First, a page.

When you have a septic tank it’s easy to forget it’s there, and just to carry on as normal – that’s what is so great about them. However, it is worth taking note of what could potentially go wrong so that you’re not caught out if there is an issue.
There is little that can go wrong with the septic tank itself; it may suffer structural damage, or begin to deteriorate over time but the majority of problems with septic tanks occur with the plumbing and the soakaway system.
Unfortunately all septic tanks and soakaway systems will eventually have problems.
The most common problem with a septic tank is the most common problem with any plumbing or drainage system: a blockage. A blockage in the pipe between your home and the septic tank can usually be cleared fairly easily with plumbing equipment. Sometimes you may find that a blockage is caused by tree roots entering drainage pipes. This can be harder to clear, but a professional will know the best way to go about resolving the issue.
If there has been a period of exceptionally wet weather you may find that your septic tank begins to overflow, with septic tank effluent appearing at ground level or backing up the pipes of your system. It is worth noting that any septic tank whose effluent finds its way into ditches or streams – however this may occur – must be replaced with a sewage treatment plant by January 2020 – or before this date, at point of sale if the property is sold.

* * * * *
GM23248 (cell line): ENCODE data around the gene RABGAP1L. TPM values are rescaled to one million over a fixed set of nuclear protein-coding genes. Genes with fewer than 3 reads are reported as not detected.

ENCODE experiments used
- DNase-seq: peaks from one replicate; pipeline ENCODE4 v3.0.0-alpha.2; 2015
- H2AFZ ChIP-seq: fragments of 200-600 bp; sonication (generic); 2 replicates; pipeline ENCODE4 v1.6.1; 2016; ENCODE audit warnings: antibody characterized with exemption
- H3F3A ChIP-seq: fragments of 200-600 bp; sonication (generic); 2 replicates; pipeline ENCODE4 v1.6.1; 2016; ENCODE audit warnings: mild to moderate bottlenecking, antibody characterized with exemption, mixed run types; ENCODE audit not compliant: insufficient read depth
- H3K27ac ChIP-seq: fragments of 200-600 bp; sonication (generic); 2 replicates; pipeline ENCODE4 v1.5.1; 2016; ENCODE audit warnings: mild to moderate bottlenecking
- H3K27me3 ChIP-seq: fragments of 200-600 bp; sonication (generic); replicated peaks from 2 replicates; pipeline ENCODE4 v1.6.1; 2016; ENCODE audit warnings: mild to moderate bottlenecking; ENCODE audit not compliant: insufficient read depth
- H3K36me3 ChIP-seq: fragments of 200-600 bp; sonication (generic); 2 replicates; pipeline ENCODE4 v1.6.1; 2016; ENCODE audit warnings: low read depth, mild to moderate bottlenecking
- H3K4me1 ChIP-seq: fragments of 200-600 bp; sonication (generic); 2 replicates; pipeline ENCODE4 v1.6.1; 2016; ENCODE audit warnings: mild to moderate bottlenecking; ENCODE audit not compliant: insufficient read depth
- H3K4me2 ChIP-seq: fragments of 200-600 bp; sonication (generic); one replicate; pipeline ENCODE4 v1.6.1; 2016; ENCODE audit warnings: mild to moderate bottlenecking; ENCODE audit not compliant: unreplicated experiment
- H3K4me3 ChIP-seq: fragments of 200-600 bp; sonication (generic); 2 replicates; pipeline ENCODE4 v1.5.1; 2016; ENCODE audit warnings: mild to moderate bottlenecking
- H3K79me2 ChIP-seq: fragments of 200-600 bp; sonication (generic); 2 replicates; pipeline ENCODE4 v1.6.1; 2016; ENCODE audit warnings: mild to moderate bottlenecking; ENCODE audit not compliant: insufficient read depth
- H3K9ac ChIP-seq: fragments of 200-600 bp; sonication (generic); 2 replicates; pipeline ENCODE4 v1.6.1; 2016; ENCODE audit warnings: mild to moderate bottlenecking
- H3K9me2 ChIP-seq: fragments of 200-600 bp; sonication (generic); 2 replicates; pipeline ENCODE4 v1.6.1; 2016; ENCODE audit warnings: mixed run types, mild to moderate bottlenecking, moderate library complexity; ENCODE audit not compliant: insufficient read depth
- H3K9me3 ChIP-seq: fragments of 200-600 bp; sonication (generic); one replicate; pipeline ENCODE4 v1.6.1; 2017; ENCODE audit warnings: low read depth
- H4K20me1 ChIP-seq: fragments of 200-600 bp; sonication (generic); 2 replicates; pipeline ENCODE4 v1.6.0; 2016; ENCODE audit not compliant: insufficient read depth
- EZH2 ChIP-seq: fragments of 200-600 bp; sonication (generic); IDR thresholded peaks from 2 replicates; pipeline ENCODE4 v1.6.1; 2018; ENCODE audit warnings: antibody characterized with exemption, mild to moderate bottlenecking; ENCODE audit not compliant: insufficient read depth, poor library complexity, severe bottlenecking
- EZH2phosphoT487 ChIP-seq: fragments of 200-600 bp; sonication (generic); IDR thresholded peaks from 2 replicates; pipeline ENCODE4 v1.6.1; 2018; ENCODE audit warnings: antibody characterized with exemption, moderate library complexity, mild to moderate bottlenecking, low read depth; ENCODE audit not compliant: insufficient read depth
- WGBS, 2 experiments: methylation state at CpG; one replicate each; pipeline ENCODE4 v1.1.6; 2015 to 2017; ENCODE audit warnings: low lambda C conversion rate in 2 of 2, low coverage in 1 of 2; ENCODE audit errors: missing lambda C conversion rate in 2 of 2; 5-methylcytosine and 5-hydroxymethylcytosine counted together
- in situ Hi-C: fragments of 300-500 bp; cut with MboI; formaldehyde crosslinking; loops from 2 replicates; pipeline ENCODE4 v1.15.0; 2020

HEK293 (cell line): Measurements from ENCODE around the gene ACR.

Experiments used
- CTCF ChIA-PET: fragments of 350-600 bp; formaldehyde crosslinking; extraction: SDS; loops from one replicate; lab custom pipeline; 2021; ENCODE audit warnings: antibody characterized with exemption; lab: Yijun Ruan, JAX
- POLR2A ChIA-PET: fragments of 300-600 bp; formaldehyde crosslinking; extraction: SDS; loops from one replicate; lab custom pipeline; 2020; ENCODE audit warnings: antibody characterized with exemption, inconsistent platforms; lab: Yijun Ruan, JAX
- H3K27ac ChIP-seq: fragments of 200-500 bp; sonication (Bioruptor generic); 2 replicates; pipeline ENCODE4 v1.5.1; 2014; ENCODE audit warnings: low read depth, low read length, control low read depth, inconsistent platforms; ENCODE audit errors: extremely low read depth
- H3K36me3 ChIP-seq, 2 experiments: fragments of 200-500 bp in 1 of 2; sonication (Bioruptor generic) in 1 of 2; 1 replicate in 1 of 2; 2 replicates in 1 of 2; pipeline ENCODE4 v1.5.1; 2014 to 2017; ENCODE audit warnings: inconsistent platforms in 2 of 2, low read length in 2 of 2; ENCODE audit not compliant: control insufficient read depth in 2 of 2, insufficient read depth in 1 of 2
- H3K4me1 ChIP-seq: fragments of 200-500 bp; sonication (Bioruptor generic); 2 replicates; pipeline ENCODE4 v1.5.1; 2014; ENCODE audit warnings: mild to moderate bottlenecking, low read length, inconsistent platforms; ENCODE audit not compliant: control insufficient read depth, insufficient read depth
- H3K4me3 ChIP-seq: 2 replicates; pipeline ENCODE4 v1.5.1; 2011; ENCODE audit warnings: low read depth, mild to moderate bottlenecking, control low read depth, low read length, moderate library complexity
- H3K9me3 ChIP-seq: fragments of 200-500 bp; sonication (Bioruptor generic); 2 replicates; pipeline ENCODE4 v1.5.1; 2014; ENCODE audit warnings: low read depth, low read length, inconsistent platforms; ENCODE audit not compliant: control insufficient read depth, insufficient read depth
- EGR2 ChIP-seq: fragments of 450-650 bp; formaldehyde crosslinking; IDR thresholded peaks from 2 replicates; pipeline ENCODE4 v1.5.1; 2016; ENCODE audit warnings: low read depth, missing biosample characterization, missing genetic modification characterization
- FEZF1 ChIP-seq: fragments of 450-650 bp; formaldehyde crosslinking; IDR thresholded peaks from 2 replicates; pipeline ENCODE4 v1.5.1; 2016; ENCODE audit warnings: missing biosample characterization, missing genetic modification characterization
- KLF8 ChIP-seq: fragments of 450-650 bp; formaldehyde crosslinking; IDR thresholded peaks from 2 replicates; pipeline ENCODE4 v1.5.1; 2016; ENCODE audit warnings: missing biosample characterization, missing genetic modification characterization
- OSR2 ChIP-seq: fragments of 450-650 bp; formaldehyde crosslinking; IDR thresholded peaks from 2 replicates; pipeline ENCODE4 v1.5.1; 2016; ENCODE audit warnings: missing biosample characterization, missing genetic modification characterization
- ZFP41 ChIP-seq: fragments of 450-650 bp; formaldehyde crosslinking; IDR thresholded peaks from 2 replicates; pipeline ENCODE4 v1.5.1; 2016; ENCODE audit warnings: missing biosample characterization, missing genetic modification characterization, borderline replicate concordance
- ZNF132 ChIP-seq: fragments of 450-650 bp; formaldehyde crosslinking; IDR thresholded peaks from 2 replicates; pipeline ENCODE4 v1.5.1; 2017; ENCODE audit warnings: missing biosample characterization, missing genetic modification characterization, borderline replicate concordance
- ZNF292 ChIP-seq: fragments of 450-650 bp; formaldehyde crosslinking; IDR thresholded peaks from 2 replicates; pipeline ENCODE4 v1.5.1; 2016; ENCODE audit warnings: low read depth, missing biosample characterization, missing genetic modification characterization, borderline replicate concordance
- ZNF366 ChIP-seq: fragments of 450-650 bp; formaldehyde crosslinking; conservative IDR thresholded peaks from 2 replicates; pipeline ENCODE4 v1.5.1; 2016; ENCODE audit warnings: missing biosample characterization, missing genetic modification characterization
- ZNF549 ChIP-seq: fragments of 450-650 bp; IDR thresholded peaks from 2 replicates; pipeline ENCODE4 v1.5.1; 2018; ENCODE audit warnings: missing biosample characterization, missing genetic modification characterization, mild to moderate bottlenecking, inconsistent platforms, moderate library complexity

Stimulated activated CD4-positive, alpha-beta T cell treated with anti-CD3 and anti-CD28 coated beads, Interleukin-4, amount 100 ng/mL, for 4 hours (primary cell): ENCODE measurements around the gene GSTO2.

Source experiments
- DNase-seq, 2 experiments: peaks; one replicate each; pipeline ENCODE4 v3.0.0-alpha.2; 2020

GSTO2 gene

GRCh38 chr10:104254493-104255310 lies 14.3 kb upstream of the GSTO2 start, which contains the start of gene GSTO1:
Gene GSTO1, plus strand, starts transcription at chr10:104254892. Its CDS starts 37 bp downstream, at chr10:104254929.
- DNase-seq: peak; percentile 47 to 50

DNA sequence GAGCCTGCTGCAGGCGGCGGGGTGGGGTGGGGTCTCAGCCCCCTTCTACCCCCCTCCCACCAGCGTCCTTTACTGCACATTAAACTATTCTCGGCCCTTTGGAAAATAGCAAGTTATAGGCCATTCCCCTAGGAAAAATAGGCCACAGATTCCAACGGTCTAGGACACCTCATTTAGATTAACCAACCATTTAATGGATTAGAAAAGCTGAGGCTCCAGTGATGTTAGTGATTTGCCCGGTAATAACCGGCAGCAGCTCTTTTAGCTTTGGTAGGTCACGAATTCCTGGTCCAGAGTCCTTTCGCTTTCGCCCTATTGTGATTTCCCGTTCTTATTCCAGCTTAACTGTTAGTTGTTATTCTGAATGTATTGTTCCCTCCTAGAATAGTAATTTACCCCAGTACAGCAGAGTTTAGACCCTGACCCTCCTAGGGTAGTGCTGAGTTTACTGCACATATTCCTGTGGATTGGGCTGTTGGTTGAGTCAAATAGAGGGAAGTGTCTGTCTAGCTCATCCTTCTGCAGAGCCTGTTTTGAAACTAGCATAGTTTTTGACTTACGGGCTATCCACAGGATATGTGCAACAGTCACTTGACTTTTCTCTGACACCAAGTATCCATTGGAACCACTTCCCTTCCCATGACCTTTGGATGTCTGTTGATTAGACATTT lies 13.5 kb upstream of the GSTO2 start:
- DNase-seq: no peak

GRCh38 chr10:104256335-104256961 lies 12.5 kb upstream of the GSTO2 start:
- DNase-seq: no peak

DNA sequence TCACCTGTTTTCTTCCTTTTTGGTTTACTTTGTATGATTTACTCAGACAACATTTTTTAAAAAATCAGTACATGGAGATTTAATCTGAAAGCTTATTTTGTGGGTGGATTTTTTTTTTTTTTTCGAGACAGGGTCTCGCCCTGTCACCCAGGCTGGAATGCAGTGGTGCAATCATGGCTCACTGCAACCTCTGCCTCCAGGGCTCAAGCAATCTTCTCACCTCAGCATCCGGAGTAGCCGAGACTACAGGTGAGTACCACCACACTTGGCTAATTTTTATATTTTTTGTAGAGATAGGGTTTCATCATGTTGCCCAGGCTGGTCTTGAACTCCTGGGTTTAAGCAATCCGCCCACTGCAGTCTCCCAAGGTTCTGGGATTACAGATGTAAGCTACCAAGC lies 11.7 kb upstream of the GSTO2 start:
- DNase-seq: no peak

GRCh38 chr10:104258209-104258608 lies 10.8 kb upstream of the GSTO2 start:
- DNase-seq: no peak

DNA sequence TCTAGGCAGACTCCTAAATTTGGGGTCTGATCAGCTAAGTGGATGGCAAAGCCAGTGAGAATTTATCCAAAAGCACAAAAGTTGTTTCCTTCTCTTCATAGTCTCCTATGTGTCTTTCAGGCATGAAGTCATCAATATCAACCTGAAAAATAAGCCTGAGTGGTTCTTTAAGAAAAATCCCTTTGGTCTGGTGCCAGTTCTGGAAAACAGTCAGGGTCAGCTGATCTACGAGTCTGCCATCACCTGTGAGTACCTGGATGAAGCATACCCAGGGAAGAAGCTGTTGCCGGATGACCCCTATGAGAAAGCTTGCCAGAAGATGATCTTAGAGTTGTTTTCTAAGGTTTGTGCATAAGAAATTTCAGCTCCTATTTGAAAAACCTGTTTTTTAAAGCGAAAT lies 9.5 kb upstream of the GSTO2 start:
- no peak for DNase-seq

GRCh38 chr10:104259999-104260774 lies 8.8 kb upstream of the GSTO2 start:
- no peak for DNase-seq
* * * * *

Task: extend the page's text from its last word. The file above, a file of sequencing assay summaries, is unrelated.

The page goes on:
Sometimes the soil surrounding the soakaway can become clogged. If sludge and scum is not removed periodically from the tank – we recommend every 3 years or so – they can accumulate and be transported to the soakaway. This transportation of solids from the septic tank is the most common type of failure with this type of system. If a regular maintenance schedule is not adhered to, the perforated distribution drain pipe or the pores in the earth walls of the soakaway can easily become clogged.
If you have a malfunctioning soakaway, you may notice unpleasant odours, persistent wet spots or excessive green growth in any areas of the system. You may also notice that your waste plumbing becomes slow and sluggish over time, and your system may begin to back up into your bath or shower. If there is a problem with your soakaway, these problems will persist even if your septic tank is pumped and cleaned, or has been recently.
One worryingly common cause of problems with septic tanks is that they are often not emptied as often as they should be. A septic tank can only hold one year worth of sludge and must be emptied every twelve months. Another issue that often does not occur to people is the problem of more people using the system. You may have purchased a house which previously had only one or two people living in it and you are a family or four or five people, you may find that the existing system – especially the soakaway – cannot cope with the extra daily flow.